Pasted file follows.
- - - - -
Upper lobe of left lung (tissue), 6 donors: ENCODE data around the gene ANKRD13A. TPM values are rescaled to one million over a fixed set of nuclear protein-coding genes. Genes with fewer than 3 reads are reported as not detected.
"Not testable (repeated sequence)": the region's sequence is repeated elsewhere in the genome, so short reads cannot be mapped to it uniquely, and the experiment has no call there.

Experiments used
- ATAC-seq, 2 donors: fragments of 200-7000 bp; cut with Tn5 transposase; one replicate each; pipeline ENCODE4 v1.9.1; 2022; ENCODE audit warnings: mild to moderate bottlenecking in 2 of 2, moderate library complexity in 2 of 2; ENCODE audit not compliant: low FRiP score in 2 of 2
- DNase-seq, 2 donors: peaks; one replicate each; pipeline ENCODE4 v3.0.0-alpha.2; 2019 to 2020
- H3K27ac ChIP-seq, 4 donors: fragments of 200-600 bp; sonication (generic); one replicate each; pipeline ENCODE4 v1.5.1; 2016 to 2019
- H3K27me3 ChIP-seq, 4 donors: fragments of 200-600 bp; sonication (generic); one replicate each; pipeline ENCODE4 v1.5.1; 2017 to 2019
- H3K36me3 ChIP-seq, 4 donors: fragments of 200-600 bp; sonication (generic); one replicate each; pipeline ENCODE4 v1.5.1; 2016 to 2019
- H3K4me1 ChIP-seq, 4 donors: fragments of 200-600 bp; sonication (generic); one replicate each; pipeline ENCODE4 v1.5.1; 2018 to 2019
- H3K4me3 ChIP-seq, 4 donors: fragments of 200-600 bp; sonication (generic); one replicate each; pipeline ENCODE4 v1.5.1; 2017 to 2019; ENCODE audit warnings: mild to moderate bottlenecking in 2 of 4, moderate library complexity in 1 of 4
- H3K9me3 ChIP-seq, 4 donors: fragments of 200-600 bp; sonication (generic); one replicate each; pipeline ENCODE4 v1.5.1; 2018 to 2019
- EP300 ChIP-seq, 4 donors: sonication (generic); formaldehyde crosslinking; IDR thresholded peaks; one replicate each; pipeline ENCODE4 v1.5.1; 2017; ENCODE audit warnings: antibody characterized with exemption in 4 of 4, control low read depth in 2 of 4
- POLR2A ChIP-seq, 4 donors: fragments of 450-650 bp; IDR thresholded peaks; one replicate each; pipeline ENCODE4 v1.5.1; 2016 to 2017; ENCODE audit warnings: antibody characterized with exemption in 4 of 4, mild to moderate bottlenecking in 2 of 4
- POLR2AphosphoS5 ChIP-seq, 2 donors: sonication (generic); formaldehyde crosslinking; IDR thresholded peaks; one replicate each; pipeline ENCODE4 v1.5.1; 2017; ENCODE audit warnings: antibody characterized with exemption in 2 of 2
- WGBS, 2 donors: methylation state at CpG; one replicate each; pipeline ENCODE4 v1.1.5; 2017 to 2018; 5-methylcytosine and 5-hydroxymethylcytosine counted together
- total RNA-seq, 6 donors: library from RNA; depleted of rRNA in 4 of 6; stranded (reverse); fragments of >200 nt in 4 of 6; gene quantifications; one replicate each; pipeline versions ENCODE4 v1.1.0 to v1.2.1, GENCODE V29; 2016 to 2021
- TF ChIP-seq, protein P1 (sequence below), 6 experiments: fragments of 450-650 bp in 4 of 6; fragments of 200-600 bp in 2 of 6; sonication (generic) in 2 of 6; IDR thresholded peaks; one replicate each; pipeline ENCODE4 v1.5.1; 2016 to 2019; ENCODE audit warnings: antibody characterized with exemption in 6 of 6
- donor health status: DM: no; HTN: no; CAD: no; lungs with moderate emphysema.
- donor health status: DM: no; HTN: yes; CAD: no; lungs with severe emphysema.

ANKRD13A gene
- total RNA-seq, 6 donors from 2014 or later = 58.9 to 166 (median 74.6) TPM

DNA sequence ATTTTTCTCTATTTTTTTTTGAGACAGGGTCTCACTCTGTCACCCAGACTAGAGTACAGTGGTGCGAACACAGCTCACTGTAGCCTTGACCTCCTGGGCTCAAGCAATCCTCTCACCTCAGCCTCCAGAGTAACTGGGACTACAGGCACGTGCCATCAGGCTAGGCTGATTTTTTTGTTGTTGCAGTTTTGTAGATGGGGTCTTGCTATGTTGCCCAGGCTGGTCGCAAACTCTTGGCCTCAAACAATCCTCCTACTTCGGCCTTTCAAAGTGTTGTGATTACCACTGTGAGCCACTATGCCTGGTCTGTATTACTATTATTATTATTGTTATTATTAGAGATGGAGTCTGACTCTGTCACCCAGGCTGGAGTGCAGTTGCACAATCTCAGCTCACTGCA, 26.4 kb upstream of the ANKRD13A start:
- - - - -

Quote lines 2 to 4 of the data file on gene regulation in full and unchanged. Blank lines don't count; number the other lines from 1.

"Not testable (repeated sequence)": the region's sequence is repeated elsewhere in the genome, so short reads cannot be mapped to it uniquely, and the experiment has no call there.

Experiments used
- ATAC-seq, 2 donors: fragments of 200-7000 bp; cut with Tn5 transposase; one replicate each; pipeline ENCODE4 v1.9.1; 2022; ENCODE audit warnings: mild to moderate bottlenecking in 2 of 2, moderate library complexity in 2 of 2; ENCODE audit not compliant: low FRiP score in 2 of 2